• Huurlingen, mobiliteit en reizigerslatijn Contacten tussen Europa en het Nabije Oosten in de Late Bronstijd

    Author(s):
    Jorrit Kelder (see profile)
    Date:
    2020
    Group(s):
    Aegean and Eastern Mediterranean archaeology
    Subject(s):
    Archaeology, Egypt
    Item Type:
    Article
    Tag(s):
    Mycenaean Greece, long-distance trade
    Permanent URL:
    https://doi.org/10.17613/scry-pj25
    Abstract:
    The aim of this paper is twofold. First, it argues that the Mycenaean Greek world served as a nexus for international trade between the Near East and Europe during the Late Bronze Age (ca. 1600 to 1100 BCE). Rather than a barbarian periphery, Europe – and in particular regions such as the Carpathian basin and the southern Baltic (Denmark and Scania) – was an integral part of the much better known ‘civilised’ world of the ancient Near East. Second, it argues that ‘mercenaries’ (a term that I will use rather loosely, and which includes both private entrepreneurs and military captives) served as a hitherto overlooked conduit for knowledge exchange between Europe, the Eastern Mediterranean, and the Near East. It will do so by highlighting a number of remarkable archaeological finds, and by discussing these against the backdrop of contemporary (Late Bronze Age and Iron Age) texts as well as later legends.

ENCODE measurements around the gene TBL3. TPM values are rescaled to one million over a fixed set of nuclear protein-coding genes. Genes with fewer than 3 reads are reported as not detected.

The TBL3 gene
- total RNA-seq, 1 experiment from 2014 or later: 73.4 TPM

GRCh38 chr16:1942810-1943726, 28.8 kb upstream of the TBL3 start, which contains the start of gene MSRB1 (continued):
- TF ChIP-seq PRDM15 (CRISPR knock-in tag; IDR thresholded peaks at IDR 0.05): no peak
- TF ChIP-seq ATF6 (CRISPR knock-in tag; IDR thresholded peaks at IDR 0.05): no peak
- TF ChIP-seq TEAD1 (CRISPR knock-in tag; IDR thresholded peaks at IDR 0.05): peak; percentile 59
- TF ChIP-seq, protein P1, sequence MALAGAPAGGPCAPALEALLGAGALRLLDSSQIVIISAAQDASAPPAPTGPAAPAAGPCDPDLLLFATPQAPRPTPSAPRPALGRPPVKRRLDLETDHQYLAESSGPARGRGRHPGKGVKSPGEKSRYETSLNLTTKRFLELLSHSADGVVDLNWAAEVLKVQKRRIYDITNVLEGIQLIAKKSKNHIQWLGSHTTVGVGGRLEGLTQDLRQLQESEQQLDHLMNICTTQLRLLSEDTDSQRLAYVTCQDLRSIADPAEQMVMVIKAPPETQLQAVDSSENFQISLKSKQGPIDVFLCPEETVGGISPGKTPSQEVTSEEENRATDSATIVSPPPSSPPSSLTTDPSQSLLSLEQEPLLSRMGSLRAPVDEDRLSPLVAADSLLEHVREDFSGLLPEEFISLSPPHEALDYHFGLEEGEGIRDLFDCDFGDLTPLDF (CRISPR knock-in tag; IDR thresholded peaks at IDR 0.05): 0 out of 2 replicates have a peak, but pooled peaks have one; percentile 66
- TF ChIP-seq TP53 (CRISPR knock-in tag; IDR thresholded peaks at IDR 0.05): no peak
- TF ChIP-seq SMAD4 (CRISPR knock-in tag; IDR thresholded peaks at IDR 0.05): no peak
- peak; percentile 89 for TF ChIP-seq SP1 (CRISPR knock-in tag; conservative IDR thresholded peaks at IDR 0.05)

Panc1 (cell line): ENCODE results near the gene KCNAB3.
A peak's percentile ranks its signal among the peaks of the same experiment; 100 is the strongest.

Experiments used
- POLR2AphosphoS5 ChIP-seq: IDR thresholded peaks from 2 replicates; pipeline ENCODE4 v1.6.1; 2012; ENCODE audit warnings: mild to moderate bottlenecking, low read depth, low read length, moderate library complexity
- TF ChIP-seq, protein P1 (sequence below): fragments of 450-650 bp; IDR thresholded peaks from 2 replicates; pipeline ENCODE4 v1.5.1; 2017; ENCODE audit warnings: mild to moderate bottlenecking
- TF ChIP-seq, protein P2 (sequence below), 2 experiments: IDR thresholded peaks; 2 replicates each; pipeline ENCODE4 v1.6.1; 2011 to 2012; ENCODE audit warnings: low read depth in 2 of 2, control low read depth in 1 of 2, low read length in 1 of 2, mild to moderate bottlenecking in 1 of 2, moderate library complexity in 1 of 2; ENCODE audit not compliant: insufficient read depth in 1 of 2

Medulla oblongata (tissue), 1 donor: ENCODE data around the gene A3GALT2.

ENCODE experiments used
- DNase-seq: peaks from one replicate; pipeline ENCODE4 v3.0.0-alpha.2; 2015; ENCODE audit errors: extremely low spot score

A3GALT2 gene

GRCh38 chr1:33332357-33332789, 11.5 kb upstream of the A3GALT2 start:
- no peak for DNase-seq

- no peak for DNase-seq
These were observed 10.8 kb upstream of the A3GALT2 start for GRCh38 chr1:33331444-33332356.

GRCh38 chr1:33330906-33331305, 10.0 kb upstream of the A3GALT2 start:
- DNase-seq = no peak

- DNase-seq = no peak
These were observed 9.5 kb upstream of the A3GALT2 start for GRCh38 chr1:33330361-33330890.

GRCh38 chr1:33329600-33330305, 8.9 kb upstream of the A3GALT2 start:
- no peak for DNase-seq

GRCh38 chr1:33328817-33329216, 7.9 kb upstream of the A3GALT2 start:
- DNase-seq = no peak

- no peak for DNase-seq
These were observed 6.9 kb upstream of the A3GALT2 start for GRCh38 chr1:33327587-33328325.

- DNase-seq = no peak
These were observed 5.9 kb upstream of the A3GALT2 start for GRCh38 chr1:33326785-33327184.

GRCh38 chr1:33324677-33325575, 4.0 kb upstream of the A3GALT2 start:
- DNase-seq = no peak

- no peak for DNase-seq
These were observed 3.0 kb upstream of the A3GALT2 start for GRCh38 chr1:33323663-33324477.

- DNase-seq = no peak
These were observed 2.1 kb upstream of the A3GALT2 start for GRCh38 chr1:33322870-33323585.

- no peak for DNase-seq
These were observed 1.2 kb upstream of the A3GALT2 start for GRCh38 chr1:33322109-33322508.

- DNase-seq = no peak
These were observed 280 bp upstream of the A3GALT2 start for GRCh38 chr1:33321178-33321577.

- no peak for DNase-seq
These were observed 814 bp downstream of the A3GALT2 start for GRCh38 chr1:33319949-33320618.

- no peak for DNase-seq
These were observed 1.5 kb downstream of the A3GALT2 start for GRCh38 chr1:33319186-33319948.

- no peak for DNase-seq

Metadata:
    Published as:
    Journal article    
    Status:
    Published
    Last Updated:
    8 months ago
    License:
    Attribution-NonCommercial
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